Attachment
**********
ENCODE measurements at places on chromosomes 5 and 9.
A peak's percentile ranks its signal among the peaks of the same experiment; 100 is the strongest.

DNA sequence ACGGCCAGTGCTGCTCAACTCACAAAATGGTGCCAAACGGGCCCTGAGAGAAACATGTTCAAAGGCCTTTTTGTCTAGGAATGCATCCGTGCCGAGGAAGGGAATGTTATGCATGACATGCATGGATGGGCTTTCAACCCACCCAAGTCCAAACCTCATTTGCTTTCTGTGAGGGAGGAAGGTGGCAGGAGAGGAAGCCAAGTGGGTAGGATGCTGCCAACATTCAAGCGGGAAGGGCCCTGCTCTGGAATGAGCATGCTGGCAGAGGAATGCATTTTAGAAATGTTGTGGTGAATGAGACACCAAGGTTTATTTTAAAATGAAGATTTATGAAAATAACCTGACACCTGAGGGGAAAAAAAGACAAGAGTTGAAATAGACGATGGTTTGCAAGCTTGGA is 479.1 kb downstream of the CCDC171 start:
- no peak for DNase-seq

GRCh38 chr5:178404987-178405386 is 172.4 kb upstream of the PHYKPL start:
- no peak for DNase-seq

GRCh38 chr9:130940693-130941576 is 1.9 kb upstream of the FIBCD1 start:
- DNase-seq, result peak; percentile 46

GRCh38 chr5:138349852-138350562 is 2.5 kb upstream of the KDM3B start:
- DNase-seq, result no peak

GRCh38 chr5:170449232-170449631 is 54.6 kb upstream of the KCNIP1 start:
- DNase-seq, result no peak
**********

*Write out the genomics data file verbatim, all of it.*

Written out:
ENCODE measurements at places on chromosomes 5 and 9.
A peak's percentile ranks its signal among the peaks of the same experiment; 100 is the strongest.

DNA sequence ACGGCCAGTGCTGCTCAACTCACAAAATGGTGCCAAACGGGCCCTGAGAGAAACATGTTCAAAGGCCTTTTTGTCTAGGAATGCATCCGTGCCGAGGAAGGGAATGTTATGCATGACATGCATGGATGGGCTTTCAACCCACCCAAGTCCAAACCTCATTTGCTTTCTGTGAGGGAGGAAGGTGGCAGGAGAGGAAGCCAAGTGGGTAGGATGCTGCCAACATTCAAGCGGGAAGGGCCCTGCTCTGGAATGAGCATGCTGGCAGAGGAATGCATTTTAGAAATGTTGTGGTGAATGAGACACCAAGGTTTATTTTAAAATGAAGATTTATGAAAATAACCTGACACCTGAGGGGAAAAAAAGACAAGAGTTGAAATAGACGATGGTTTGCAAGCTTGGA is 479.1 kb downstream of the CCDC171 start:
- no peak for DNase-seq

GRCh38 chr5:178404987-178405386 is 172.4 kb upstream of the PHYKPL start:
- no peak for DNase-seq

GRCh38 chr9:130940693-130941576 is 1.9 kb upstream of the FIBCD1 start:
- DNase-seq, result peak; percentile 46

GRCh38 chr5:138349852-138350562 is 2.5 kb upstream of the KDM3B start:
- DNase-seq, result no peak

GRCh38 chr5:170449232-170449631 is 54.6 kb upstream of the KCNIP1 start:
- DNase-seq, result no peak